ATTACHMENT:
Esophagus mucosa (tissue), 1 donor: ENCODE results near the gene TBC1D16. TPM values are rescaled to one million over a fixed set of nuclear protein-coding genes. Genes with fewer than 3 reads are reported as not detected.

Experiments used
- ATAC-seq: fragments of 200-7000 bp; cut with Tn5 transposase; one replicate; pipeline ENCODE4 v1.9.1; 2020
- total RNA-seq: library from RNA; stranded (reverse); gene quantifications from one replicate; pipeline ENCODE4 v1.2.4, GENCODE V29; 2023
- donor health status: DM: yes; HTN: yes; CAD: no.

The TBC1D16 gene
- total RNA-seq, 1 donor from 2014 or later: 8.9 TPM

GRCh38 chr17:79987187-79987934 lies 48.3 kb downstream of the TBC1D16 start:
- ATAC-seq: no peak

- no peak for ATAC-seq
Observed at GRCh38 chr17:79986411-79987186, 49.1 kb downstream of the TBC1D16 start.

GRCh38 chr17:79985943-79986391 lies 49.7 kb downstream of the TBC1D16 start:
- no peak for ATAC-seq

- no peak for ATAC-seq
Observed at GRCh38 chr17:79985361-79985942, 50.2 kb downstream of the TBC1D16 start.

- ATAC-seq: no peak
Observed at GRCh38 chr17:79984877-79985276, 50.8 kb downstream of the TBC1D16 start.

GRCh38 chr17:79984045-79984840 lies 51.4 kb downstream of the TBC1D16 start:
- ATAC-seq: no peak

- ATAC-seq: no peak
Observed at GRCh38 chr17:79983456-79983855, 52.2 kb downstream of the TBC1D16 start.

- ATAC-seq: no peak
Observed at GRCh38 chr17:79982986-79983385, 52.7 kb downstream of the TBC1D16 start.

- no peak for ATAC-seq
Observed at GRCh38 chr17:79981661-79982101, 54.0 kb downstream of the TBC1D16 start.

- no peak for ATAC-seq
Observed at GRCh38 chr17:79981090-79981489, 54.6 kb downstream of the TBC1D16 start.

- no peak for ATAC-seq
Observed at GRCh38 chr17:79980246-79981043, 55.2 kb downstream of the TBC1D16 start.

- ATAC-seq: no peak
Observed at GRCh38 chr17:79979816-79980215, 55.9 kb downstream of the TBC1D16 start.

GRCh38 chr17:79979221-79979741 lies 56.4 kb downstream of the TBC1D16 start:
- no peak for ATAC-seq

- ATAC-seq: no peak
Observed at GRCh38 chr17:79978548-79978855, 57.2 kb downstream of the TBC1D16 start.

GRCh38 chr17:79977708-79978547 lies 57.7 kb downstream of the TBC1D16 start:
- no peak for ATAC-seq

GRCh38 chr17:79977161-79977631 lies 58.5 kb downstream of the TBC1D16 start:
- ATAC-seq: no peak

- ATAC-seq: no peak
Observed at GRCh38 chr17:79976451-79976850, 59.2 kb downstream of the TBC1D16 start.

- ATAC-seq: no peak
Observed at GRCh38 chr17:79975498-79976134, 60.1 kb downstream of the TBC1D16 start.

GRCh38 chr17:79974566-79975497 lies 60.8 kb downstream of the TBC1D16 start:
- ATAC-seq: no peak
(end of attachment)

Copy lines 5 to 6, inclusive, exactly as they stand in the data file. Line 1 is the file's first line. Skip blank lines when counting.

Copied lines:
- donor health status: DM: yes; HTN: yes; CAD: no.

The TBC1D16 gene